(My column this week is dedicated my Grandpa Glen, formerly of the HMCS Humberstone. Miss you lots Gramps.)
Remembrance Day is tomorrow. And quite frankly I’m surprised by the uproar of people upset by the thought of hanging Christmas lights and playing Christmas music until our day of Remembrance is over tomorrow. Seriously? I think these people should not only be up in arms this weekend, but every weekend, in fact every day.
I always found it interesting how people could not know a person existed one minute, then on their birthday, shower them affection and gifts on the day they were born. Those same people likely offered little to charity in the way of time or money, until Christmas rolls around, and thanks to the magic of Christmas, find it in their heart to give to a food bank or give a gift to Christmas cheer.
Maybe it’s because they might ignore a spouse 364 days a year, but on Valentine’s Day they shower their love with flowers and chocolates. Call mom? Sure, on Mother’s day. Dad gets a visit? We’ll wait until June and Father’s Day. Maybe because I’m in the media, and I’m allowed to voice my opinions in this paper, on my radio station or online more than most, but that freedom and all my freedoms are something I’m thankful for every day I walk the earth. Do I give to charity every day? No, but I do my part to support charities whenever I can, I try to be as kind as I can to people I know, not just on their birthday, and I tell my wife I love her every day, not just in February.
Halloween doesn’t quite qualify for this lesson of holiday madness, since trick or treating any other day but Oct. 31, might mean a call from the police. But I think you sense were I’m going with this.
You know who’s disrespecting Remembrance Day? The people who don’t stop what they’re doing for a minute on the 11th and explain to their kids what it means to be free. The people who don’t take their hats off at a hockey game when our anthem is played. The people who laugh at an old person for being slow in the line-up at a theatre, not realizing he might be a veteran who served bravely for our country.
Are the people who put up their Christmas lights, and playing Christmas music disrespecting Remembrance Day? Hogwash. That is unless Santa is taking pictures on November 11th, and any kind of music other than a bugle call is played at 11 a.m. on 11/11. For if we get upset at the people who wear pink hair, or have 200 piercings, or don’t have a stitch of bare skin for tattoo ink, yet that same person removes their hat, thanks a veteran and sings O’Canada with pride, we’re all missing the point.
Who are we to judge someone with Christmas Music playing on November 10th, or 1st or 8th? Who are we to judge if Santa replaces a pumpkin on November 1st? Are we to judge the single mom, working November 11th to make ends meet as that same mom stops to hear a bugle play on the radio at 11am on 11/11? Careful friends. Careful who you judge. For we cannot judge what is in a person’s heart.
It was once said; "don’t believe anything you hear, and only half of what you can see." Remembrance Day is a day of commemoration, but every day should be Remembrance day.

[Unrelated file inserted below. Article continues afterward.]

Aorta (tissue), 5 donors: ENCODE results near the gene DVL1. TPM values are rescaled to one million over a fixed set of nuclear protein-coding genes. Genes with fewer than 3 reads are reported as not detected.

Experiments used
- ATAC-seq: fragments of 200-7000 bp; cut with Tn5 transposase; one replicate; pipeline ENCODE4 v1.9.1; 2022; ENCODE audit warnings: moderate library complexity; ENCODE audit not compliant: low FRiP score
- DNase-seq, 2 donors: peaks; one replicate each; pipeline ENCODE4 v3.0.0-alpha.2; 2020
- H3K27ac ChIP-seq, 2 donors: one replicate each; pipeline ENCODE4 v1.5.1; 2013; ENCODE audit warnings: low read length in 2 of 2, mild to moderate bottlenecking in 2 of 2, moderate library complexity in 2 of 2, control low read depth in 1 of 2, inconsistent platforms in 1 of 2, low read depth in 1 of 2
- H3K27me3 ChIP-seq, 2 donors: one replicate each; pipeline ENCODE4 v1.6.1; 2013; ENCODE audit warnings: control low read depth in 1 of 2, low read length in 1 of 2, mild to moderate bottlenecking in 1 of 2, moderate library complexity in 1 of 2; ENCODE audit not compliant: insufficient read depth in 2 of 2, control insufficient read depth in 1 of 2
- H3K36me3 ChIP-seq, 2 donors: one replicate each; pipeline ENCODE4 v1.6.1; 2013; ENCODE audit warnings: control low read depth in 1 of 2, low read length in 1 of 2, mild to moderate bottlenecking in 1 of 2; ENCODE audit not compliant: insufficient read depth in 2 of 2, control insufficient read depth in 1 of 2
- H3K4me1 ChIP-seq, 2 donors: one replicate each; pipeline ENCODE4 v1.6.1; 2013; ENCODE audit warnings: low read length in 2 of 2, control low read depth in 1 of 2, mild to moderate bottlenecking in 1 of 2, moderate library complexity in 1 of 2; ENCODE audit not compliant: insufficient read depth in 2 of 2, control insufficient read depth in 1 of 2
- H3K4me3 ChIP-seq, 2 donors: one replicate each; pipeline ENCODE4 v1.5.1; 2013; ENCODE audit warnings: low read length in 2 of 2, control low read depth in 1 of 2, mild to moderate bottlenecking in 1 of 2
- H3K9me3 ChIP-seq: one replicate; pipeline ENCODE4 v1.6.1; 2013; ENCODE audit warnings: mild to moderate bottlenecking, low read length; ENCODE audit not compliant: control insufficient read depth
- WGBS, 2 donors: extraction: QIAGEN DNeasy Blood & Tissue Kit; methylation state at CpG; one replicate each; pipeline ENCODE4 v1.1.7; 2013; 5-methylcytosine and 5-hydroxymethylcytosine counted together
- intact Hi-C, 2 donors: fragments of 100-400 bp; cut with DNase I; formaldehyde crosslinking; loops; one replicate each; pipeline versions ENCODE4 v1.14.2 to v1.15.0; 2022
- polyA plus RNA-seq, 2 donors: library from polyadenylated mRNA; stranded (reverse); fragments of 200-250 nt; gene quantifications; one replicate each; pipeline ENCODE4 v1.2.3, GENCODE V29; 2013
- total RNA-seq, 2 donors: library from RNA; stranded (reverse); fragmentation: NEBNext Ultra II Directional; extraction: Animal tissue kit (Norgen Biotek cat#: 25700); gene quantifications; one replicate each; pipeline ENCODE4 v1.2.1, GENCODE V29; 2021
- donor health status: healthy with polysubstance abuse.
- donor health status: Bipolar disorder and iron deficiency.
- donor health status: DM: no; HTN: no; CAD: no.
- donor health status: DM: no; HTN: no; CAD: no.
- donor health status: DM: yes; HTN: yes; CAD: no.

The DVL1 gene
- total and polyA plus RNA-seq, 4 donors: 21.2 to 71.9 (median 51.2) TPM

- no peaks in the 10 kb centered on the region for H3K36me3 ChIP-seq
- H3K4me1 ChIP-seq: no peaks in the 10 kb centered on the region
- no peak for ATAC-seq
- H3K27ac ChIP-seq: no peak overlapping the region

A poppy is a reminder. But the flag too should be a reminder. Show it some respect. As it flies against a clear blue sky, remember how it got there. Remember the sacrifices of the servicemen and women and their families who helped keep that flag flying.
November 11th, December 24th, January 22nd, or June 1st. Let’s show some respect for our military friends of yesterday, today and tomorrow.
Don’t be afraid to say thank you to someone in uniform as you wait in line for groceries. Try and do it without a lump in your throat. Good luck. It’s not easy. Thank a veteran and shake their hand next time you see someone in a Legion Uniform. It will not only lift their spirits, but it will lift yours too.
Don’t wait until Valentine’s Day to do something nice for your husband. Don’t wait until Mother’s day to call your mom out of the blue. Don’t wait until Christmas to help a friend in need, and there’s no need to wait until tomorrow to remember the sacrifice.
Every time you hear O’Canada, see our flag, or see a uniform, remember them. Every time you enjoy yourself. Laugh when nobody’s laughing. Dance when everyone sits, or speak your mind when others are booing and throwing fruit.
Remember how good it feels to be free. Remember how great it feels to be thankful. Remember who fought, continues to fight, and will fight tomorrow, so you have that freedom.
Christmas lights, Easter eggs, valentine cards and pumpkins eventually are all eventually boxed and put away. The flag is never boxed. Our song will always be sung, long after the last Christmas carol plays. Every day is Remembrance Day. Every day.
Corinna Janz Teetaert
Brenda Lynn Tonn
Joke this Week
An old man, went to the doctor to get a physical.
A few days later, he was seen walking down the street with a gorgeous young woman on his arm.
A couple of days later, the doctor spoke to him and said, "You're really doing great, aren't you?"
He replied, "Just doing what you said, Doc: 'Get a hot mamma and be cheerful.'"
The doctor said, "I didn't say that. I said, 'You've got a heart murmur; be careful."
Republished from the Brandon Sun print edition November 10, 2012